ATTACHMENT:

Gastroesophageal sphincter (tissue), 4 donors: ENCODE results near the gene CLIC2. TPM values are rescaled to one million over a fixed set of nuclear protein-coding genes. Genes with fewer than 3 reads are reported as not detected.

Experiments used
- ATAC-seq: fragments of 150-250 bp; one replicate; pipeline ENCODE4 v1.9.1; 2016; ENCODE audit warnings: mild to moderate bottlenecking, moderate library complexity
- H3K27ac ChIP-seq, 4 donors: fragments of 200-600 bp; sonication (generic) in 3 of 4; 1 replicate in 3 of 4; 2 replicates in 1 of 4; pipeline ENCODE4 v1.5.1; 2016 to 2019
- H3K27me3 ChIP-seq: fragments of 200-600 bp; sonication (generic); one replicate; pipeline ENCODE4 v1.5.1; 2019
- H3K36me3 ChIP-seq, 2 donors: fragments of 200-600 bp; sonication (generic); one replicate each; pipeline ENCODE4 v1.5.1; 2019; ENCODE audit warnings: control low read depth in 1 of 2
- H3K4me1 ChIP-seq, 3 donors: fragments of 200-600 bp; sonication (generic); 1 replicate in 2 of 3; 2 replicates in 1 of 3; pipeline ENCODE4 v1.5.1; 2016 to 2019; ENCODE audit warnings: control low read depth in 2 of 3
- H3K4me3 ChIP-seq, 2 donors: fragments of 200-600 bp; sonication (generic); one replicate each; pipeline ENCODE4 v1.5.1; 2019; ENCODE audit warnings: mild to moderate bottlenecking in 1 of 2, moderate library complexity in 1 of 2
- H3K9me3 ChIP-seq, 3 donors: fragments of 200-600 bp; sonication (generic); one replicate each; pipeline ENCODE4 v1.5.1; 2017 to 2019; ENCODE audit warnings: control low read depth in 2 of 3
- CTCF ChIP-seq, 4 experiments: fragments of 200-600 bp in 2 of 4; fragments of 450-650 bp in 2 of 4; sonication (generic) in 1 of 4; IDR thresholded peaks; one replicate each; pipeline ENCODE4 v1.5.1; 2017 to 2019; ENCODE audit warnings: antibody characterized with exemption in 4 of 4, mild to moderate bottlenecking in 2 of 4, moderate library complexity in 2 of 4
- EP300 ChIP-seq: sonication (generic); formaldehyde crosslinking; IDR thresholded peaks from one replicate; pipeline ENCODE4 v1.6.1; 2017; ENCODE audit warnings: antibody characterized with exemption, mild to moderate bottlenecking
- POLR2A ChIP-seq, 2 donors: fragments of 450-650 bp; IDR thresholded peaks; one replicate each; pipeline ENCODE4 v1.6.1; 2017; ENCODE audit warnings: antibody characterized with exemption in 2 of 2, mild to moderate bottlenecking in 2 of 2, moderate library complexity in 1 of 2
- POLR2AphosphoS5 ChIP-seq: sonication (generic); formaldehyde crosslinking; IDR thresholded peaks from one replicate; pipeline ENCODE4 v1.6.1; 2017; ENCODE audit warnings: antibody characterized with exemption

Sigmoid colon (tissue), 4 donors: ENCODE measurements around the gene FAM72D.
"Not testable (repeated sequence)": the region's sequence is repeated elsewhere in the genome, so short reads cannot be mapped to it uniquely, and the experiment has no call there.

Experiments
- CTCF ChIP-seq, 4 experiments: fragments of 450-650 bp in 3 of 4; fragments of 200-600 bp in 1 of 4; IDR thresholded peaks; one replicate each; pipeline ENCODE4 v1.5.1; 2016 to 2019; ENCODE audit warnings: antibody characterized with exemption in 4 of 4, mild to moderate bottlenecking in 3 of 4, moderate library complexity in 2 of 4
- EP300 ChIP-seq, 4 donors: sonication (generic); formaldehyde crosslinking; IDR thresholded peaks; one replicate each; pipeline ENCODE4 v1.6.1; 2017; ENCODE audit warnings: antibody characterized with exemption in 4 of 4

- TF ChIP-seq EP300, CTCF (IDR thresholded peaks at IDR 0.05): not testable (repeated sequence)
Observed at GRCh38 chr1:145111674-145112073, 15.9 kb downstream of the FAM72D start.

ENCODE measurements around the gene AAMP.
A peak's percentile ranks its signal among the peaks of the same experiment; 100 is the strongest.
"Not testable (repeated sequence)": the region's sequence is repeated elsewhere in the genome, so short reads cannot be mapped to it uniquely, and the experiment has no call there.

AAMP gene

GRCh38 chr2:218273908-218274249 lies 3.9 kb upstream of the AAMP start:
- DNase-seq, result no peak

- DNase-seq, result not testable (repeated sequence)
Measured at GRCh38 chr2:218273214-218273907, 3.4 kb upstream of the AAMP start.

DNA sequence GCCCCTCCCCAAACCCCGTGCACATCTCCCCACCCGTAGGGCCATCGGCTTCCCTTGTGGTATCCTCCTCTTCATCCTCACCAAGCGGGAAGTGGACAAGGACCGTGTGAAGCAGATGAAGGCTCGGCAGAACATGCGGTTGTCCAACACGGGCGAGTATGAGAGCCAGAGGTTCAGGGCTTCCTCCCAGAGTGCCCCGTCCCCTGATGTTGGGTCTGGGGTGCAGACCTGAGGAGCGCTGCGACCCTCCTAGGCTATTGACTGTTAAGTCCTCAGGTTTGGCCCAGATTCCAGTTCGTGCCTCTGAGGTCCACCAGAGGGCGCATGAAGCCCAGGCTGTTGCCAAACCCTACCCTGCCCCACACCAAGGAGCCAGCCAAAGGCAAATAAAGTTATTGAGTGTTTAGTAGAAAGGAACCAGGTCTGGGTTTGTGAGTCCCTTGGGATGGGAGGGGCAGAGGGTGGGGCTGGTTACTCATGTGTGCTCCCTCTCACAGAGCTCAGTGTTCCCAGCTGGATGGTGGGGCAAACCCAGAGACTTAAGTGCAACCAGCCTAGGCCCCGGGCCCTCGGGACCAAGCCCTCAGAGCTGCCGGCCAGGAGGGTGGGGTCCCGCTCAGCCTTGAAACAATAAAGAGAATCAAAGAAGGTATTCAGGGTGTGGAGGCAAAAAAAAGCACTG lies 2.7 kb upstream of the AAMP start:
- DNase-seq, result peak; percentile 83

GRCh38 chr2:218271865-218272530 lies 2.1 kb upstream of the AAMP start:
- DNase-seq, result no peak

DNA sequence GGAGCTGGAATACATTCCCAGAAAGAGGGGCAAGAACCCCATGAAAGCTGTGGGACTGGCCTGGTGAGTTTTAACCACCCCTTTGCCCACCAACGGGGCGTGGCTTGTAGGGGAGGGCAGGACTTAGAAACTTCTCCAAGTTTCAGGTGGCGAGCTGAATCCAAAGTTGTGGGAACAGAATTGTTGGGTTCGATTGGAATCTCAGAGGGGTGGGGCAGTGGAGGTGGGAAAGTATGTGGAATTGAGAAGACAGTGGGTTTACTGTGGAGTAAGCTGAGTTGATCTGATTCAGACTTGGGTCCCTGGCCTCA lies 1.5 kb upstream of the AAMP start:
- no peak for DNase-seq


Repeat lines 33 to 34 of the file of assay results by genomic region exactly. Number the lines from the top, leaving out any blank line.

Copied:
DNA sequence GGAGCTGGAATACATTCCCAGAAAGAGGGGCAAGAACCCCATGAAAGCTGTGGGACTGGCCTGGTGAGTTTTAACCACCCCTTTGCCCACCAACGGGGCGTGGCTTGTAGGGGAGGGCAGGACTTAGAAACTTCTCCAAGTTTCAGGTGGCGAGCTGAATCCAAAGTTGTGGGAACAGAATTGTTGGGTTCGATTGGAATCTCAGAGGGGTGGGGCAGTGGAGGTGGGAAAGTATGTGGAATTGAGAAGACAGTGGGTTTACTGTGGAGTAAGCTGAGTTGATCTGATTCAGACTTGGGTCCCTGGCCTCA lies 1.5 kb upstream of the AAMP start:
- no peak for DNase-seq